Asimov’s Science Fiction Magazine, December 2002

Asimov’s ‘Special Holiday Issue’ – presumably referring to Thankgsiving, on the basis of the dates it was available on the newstands.

Simon Ings. The Convert.

Ings has built up a name for himself with stories in Interzone and elsewhere, which are invariably thoughtful and ‘different’.

This is not exception. He addresses some philosophical and moral issues around science, in particulary its links to business and to financing of research. And to the nature of wealth, and money, and its effect on people.

Professor Sylvia Florianopolis is a scientist who has created the ability to sense that which it is not normally possible to sense – in the case of the protagonist, Graeme, he has the ability to ‘see’ money. Such a talent is of interest to those in business, in particular Conor McVaugh, a multi-billionaire, who has everything, but in the end, feels he has nothing.

The story unsettles, as it jumps between viewpoints, somewhat disorientingly, and left this ready somewhat perplexed at the end. I’ll probably sit down and read it again at some point soon.

James Patrick Kelly. Candy Art.

A short festive tale in which a woman is finding her life somewhat cramped by her two parents, who are sharing time as AI constructs in a smaller than lifesize puppet, and a candy-confectioner boyfriend unwilling to commit to the relationship.

Robert Reed. Lying to Dogs.

Reed provides one somewhat downbeat answer to Fermi’s Paradox.

One the dark side of the moon, a message is finally received from another intelligent lifeform. An aeons-old message from a dead race, but still another intelligent race. Their message is lengthy, but, ultimately offers little joy to humanity. The small team who have received the message have a moral dilemma – to tell the rest of the world, or to keep quiet?

Tavis Allison. In Father Christmas’s Court.

The first published story by Allison, and an interesting one. A rogue AI has created a strange environment in which a scientist sent to unplug him is kept captive, sweeping leaves in a forest, with the AI playing psychological games with him.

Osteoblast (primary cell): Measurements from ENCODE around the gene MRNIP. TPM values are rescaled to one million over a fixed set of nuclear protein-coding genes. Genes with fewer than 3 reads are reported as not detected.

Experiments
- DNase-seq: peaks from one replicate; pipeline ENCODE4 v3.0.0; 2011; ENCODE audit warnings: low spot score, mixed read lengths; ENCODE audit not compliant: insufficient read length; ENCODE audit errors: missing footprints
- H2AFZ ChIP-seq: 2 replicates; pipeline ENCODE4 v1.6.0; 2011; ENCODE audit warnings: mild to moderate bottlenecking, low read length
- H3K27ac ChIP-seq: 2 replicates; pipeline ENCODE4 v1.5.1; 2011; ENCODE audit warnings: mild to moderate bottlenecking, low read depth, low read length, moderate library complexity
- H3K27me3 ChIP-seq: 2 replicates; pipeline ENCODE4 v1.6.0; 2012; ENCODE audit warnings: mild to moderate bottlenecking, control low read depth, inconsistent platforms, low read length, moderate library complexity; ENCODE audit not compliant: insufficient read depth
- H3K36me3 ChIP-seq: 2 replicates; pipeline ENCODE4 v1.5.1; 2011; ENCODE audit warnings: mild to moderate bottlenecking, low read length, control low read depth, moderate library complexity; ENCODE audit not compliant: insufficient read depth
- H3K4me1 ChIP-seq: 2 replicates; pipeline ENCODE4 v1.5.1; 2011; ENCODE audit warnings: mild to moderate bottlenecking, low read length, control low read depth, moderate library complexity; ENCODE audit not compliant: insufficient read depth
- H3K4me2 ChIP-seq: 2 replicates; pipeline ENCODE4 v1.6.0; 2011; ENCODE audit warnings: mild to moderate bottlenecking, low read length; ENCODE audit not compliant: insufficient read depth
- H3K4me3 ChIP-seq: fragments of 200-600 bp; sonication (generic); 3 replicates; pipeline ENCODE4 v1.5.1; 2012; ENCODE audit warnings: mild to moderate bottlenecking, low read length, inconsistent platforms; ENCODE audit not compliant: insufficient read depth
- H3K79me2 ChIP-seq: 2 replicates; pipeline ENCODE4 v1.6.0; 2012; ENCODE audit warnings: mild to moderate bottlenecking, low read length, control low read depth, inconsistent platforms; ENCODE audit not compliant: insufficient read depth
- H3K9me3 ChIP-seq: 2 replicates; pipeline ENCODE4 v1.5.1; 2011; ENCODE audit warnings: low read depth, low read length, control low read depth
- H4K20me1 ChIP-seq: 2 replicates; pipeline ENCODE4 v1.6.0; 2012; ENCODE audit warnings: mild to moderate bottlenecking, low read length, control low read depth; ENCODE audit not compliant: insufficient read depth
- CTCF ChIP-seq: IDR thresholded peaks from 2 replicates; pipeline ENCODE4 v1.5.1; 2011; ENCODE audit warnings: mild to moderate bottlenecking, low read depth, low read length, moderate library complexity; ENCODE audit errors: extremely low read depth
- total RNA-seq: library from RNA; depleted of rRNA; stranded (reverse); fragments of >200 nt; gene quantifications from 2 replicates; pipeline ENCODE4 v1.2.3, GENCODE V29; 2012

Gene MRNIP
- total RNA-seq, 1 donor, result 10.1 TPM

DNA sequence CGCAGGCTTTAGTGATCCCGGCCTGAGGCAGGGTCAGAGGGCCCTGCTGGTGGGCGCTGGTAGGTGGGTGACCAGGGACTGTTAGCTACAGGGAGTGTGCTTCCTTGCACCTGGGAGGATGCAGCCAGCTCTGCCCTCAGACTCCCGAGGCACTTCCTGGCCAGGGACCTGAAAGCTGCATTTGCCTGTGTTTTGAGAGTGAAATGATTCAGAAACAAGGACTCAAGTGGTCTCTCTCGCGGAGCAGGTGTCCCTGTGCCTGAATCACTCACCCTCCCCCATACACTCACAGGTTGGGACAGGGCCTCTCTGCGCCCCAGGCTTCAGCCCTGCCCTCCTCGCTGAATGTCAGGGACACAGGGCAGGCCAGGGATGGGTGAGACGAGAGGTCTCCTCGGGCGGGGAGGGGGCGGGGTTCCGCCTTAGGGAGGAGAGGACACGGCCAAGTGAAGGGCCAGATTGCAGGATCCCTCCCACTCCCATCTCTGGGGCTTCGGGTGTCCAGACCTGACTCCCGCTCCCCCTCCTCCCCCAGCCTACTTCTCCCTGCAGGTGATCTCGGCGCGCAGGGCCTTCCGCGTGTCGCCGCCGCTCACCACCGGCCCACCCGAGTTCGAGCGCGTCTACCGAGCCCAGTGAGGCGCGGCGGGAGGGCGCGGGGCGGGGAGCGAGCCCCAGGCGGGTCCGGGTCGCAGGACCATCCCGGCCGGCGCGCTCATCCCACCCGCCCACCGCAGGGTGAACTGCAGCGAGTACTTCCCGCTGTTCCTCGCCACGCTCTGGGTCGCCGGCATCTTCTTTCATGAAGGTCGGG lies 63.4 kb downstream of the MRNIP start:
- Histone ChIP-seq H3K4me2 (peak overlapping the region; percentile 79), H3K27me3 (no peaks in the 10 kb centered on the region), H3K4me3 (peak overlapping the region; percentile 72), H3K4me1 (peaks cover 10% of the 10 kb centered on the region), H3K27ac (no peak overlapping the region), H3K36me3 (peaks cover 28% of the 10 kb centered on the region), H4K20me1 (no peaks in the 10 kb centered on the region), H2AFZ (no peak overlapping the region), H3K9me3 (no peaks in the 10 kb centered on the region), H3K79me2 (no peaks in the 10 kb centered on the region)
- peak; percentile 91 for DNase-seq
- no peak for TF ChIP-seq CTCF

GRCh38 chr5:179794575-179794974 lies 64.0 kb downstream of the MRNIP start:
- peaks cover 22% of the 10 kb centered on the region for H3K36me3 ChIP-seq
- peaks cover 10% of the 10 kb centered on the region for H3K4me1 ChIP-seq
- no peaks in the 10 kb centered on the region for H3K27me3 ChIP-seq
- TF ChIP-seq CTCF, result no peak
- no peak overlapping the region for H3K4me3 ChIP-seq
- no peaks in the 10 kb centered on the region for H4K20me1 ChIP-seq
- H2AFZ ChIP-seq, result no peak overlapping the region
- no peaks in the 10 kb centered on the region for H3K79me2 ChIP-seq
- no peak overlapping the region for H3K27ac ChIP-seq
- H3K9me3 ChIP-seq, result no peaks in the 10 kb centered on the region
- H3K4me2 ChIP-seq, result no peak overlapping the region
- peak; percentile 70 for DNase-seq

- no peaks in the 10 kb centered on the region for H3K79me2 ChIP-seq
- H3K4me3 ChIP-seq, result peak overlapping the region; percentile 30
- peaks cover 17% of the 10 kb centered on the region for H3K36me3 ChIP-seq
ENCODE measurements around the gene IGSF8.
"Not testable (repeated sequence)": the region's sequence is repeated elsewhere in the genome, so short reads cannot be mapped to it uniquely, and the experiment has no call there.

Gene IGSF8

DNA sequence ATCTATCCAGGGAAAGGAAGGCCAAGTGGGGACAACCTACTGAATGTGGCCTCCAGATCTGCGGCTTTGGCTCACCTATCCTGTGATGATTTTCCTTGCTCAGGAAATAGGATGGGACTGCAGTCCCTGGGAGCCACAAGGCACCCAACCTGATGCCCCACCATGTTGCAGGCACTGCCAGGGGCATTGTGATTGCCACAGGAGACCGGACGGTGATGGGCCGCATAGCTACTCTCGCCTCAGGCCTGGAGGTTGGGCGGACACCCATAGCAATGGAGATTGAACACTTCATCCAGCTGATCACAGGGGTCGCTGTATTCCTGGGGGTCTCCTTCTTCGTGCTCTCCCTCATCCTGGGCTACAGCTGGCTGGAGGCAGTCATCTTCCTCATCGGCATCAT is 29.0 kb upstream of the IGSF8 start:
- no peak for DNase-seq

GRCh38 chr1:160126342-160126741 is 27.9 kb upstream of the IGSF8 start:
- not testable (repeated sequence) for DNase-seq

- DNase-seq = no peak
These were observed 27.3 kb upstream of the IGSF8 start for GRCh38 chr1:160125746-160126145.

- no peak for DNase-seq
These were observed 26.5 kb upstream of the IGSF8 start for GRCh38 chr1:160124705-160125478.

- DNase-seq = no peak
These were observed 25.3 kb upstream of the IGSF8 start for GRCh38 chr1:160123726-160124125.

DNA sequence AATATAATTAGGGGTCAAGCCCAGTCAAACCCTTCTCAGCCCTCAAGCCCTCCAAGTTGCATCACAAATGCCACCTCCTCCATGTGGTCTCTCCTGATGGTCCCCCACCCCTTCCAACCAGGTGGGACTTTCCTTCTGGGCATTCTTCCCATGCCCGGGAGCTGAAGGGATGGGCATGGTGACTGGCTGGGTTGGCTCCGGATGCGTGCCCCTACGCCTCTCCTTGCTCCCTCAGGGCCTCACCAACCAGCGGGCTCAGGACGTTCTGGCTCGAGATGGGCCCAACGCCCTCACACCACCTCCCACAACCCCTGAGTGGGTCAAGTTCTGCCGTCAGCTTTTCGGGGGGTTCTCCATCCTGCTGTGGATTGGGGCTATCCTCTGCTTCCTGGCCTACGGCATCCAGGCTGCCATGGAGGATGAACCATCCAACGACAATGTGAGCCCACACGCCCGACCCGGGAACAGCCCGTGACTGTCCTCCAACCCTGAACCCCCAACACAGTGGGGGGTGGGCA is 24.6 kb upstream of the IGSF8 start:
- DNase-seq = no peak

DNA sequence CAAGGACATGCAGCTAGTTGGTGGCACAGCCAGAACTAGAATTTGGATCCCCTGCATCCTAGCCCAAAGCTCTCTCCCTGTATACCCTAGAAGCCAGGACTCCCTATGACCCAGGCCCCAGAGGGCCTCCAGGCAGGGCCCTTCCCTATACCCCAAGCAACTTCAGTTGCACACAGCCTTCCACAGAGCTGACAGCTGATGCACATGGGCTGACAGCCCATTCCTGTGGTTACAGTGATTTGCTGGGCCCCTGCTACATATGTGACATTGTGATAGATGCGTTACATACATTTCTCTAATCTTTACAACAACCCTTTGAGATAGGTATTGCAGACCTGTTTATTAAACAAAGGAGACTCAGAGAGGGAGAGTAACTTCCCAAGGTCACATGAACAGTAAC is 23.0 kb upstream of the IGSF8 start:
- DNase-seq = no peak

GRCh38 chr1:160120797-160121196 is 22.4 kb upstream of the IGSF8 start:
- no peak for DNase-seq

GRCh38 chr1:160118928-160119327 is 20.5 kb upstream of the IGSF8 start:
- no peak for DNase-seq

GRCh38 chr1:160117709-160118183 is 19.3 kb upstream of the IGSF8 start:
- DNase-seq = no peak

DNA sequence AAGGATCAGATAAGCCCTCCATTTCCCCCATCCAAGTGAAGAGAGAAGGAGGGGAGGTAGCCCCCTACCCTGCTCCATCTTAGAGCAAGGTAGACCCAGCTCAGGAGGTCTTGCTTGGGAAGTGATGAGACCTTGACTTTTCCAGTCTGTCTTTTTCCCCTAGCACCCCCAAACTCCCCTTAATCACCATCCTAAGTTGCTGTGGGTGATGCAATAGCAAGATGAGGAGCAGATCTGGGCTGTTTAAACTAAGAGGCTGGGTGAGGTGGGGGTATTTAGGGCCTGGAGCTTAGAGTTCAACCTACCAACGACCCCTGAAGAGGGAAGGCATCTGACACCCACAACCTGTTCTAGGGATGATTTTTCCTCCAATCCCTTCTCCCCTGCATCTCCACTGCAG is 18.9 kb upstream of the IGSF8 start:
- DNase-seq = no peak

Kage Baker. Her Father’s Eyes.

A train journey in which a young girl ‘meets’ a strange boy with very strange parents. The boys is reaching an age when he fears that his parents will tire of him and he will cease to be a novelty. And when the novelty wear off things, his parents tend to have no use for those things…

Allen M. Steele. In Glorious Destiny.

The final installment in this novel, which started off so well IMHO with ‘Stealing Alabama’, but went downhill thereafter. For those who like the series, no doubt they will be pleased to read that a second novel serialisation is due in Asimovs. (To my mind, Steele must have some negatives or other incriminating evidence….)

I did read this story, and can report that it read, to me, like an SF story written by someone who doesn’t normally write SF. The major plot twist is that the colonists are visited by another colony ship from Earth, but one built much more recently, and whose journey was much shorter due to advances in their means of propulsion.

The crew of this new ship include a post-human, a human intelligence uploaded into a cyborg. The captain of the ship doesn’t speak English well, as that has lapsed as the main language of the US of A (evidently their technology can handle uploading human intelligences, but can’t give any kind of crash tuition in languages). The new advanced ship is extremely low on supplies (duh) and is relying on the existing colony.

Issues from earlier in the story sequence are resolved (fairly clunkily), and the whole shebang ends with the existing colony heading off into the wilderness.

This really didn’t push any buttons of mine whatsoever, apart from my Wince-ometer, which flashed red several times (especially at the ridiculously contrived situation in which the daughter of one of the crew ‘loyal’ to the original fascist regime on Earth finds out about his death). And there are undertones in the story, regarding a group of Americans going back to frontier-spirit basics and resisting external change and that which is new and different, which feels quite retro – almost a conservative, reactionary response to 9/11. It feels like it could be re-written quite easily as an episode of Bonanza, The High Chapparal, or Star Trek TOS.

Conclusion.

Ings, Reed and Allison provide some interesting, enjoyable and at times rewarding reading. Kelly and Baker provide short stories that are fine as far as they go, but they don’t go anywhere particularly. The Steele serialisation continues to baffle me.

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